After its release at the end of 2017, the dispute over the pesticide glyphosate intensified. While the use of the wonder weapon against weeds is booming, politicians are now having doubts and a ban is being considered. The basis of both the approval and the announced ban, however, is a limited view of the effect of the herbicide, which leads to the actual destructive effects in their entire breadth being left out. The biologist Josef H. Reichholf explains knowledgeably and vividly that glyphosate is not in itself the problem, but the agricultural environment in which it is used. Focusing on the supposed toxicity of the agent to humans not only disregards the fact that total herbicides destroy the livelihoods of a large number of animals and contribute to massive insect mortality, including bee mortality; ignoring the deeper connections also clears the way for a new, perhaps even more harmful agent to soon take its place. The fear of the consumers is taken away for a short time, the disaster of the purged nature remains.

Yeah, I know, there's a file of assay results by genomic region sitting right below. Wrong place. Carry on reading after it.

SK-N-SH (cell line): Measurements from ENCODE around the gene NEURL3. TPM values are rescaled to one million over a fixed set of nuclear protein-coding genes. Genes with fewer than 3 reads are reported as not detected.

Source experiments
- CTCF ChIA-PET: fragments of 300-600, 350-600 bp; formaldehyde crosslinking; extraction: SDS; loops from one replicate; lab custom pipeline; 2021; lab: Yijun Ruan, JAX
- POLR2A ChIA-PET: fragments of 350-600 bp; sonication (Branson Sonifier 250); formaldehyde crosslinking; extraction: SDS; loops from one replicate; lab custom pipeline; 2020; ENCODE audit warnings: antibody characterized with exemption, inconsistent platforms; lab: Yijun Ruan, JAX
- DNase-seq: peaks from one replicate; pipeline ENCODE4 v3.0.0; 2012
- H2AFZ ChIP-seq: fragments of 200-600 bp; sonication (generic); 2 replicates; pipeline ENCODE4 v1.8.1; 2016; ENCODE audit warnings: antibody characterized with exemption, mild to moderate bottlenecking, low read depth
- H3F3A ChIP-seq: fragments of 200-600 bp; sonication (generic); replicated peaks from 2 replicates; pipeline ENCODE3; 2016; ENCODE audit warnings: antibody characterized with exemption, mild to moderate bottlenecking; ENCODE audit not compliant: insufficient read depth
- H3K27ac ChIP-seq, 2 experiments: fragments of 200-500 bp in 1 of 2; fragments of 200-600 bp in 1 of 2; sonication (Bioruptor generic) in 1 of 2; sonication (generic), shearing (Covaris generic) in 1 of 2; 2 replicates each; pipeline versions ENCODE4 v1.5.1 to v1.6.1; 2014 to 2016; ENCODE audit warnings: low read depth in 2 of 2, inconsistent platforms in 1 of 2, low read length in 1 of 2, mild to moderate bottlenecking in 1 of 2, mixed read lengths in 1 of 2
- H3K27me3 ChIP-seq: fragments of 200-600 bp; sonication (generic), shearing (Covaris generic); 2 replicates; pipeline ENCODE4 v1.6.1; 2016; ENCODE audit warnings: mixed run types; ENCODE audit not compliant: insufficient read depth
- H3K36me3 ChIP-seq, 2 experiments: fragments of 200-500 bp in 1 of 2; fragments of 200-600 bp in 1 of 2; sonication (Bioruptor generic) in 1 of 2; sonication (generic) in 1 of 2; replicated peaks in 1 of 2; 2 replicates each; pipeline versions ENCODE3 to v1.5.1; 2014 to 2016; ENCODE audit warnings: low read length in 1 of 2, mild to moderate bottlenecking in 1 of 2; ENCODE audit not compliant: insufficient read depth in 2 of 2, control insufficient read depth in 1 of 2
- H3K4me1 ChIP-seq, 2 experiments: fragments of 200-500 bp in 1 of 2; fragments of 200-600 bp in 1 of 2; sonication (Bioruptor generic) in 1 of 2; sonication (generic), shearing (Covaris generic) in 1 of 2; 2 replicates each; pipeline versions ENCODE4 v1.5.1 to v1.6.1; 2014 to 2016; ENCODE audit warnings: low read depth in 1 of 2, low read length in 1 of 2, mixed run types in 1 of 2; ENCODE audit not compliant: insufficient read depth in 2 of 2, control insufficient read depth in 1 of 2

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Josef H. Reichholf, born in Aigen am Inn in 1945, is one of the best-known biologists in the German-speaking world. He taught for many years at both Munich universities and was head of department at the Zoological State Collection in Munich. The bestselling author has been awarded numerous prizes, including the Sigmund Freud Prize for scientific prose.